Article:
Nausea is an unpleasant, queasy feeling in the stomach that can quickly escalate and ruin your day. The causes of nausea are widespread, but this condition is often a symptom of another medical issue. 

Here are some possible sources of your nausea:

  • Dehydration
  • Stomach flu
  • Motion sickness
  • Morning sickness
  • Migraine/dizziness
  • Alcohol misuse
  • Depression
  • Food poisoning
  • Middle ear infection
  • High fever
  • Meningitis

These are some of the more common reasons for experiencing nausea; however, there are hundreds of other potential causes, ranging from anxiety to milk allergies to cancer and adverse reactions to medication. Because the causes of nausea are so varied, you’ll likely need the help of a medical professional to resolve persistent or unusual nausea.


Much like dehydration and nausea, the cause of vomiting can be difficult to pinpoint. Oftentimes, nausea and vomiting actually go hand in hand within the world of symptoms. Depending on the health issue you’re dealing with, you may find your nausea to actually be a precursor to vomiting. 

Vomiting can come in waves and through involuntary contractions in the walls of the stomach. The contents of vomit are always from the stomach, although coughing up mucus from the lungs can sometimes be mistaken for vomiting at times.

Both nausea and vomiting are controlled by the part of the brain responsible for involuntary bodily functions. Many of the root causes of nausea are the same ones that lead to vomiting:

  • Food poisoning
  • Stomach flu
  • Severe migraine
  • Motion sickness
  • Alcohol misuse
  • Abdominal infections such as appendicitis, diverticulitis
  • Gallstones or gallbladder infection
  • Bowel obstruction
  • Urinary tract infection

Vomiting can also be a side effect of cancer, tumors, or eating disorders, among many other culprits. Unfortunately, vomiting can quickly lead to loss of fluids and dehydration, which carries further negative side effects. If you’re unsure of what is causing you to vomit, or if your vomiting is persistent and uncontrollable, come to The Urgency Room. We can assess and treat those who are vomiting to help quell the action and start you on your road to recovery.

Treating Nausea and Vomiting

Most nausea can be treated with over-the-counter medicines or other treatments previously discussed with your doctor. Drinking fluids and eating bland foods like crackers may also help to settle the stomach. However, if your nausea is persistent or is accompanied by other symptoms such as fainting, confusion, vomiting, high fever, low urine output, or chest pain, it’s time to seek medical care. A trained professional will be able to diagnose you and provide a treatment plan.

If you live in Minneapolis, St. Paul, or surrounding Twin Cities neighborhoods, come to The Urgency Room to receive immediate attention. We are able to provide IV fluids and medications to treat nausea and vomiting. We are also able to test for complications such as kidney failure or electrolyte abnormalities. Our physicians will be able to see you quicker than if you went to a typical emergency room—and our services will cost you less! Don’t wait around or ignore concerning symptoms when you need medical attention as soon as possible.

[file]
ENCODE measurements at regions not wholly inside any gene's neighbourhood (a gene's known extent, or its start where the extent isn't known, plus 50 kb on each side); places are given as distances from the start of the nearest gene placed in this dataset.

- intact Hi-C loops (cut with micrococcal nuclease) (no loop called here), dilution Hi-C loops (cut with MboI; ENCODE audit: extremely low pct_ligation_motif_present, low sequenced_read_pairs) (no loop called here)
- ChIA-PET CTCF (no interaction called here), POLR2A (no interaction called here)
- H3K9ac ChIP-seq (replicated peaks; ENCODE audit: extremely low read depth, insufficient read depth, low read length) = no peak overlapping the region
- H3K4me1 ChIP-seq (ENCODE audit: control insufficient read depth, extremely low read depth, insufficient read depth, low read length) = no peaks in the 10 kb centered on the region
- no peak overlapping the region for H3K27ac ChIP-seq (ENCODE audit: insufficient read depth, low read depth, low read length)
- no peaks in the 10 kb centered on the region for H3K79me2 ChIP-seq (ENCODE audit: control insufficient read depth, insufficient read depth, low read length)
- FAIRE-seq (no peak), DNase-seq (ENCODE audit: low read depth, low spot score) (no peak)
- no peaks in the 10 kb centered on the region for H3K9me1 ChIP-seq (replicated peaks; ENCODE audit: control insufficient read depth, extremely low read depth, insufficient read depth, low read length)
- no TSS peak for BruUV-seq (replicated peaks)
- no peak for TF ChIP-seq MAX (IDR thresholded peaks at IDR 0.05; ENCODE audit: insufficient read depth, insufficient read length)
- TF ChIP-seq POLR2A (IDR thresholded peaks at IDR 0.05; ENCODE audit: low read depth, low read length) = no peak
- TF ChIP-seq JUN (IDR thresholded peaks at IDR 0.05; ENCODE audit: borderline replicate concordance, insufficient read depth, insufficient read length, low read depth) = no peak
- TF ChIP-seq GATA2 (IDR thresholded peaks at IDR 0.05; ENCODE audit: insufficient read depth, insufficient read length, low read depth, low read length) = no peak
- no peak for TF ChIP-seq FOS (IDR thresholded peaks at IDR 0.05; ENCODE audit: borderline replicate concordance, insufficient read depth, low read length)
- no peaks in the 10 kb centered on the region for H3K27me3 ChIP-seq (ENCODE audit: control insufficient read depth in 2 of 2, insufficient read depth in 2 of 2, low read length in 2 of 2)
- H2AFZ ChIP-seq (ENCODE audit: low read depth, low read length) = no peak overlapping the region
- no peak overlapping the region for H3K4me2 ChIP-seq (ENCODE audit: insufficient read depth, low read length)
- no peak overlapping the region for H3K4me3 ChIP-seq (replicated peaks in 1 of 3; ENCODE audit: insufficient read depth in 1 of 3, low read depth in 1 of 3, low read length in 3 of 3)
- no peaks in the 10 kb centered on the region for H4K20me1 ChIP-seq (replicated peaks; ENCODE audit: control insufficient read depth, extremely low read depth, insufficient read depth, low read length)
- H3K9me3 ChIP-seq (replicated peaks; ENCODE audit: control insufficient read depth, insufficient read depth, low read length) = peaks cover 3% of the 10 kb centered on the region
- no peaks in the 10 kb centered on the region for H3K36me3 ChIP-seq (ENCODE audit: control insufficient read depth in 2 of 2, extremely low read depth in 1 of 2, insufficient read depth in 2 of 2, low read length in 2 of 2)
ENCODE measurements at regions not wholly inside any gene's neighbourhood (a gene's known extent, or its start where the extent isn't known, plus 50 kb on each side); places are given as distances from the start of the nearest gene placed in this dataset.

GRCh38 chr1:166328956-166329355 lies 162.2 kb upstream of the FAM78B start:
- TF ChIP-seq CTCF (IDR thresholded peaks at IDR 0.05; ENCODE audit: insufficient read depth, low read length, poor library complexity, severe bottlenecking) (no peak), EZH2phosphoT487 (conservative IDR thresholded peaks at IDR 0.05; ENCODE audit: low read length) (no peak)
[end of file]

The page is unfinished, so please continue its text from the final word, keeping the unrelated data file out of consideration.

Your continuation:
The Urgency Room Can Get You Back on Your Feet Fast!

The Urgency Room fills the gap between urgent care and emergency care—especially for instances of dehydration, nausea, and vomiting. Staffed by board-certified physicians, our standalone facilities are equipped with state-of-the-art medical equipment to treat your injuries, ailments, and illnesses. Once you walk through the doors of one of our three convenient Minnesota locations, you won’t have to wait in a crowded waiting room only to be passed from person to person before getting the care you need. When minutes matter, come to The Urgency Room.

Our three locations are open 365 days a year, including holidays, from 8:00 AM to 10:00 PM. Situated in Woodbury, Vadnais Heights, and Eagan, The Urgency Room is the quick and convenient alternative to overcrowded or understaffed emergency rooms for residents throughout the Twin Cities, no matter what time of year you find yourself in need of medical care.

Owned and operated by the Emergency Physicians Professional Association (EPPA), The Urgency Room staffs talented physicians with the experience and know-how to provide you with expert medical care when it’s most urgent. Everything we need to treat children and adults alike for ailments from coughs and chronic pain to broken bones is on-site and ready at the helm.

If you want to see more of what we’re about or what we offer, check out our virtual tour of one of our facilities. Our friendly and amicable staff is always on-hand to take your calls and answer any questions you may have, too. When minutes matter, come to The Urgency Room for evaluation and treatment for dehydration, nausea, and vomiting.

Loading Comments. Please Wait...

Please login to post a reply.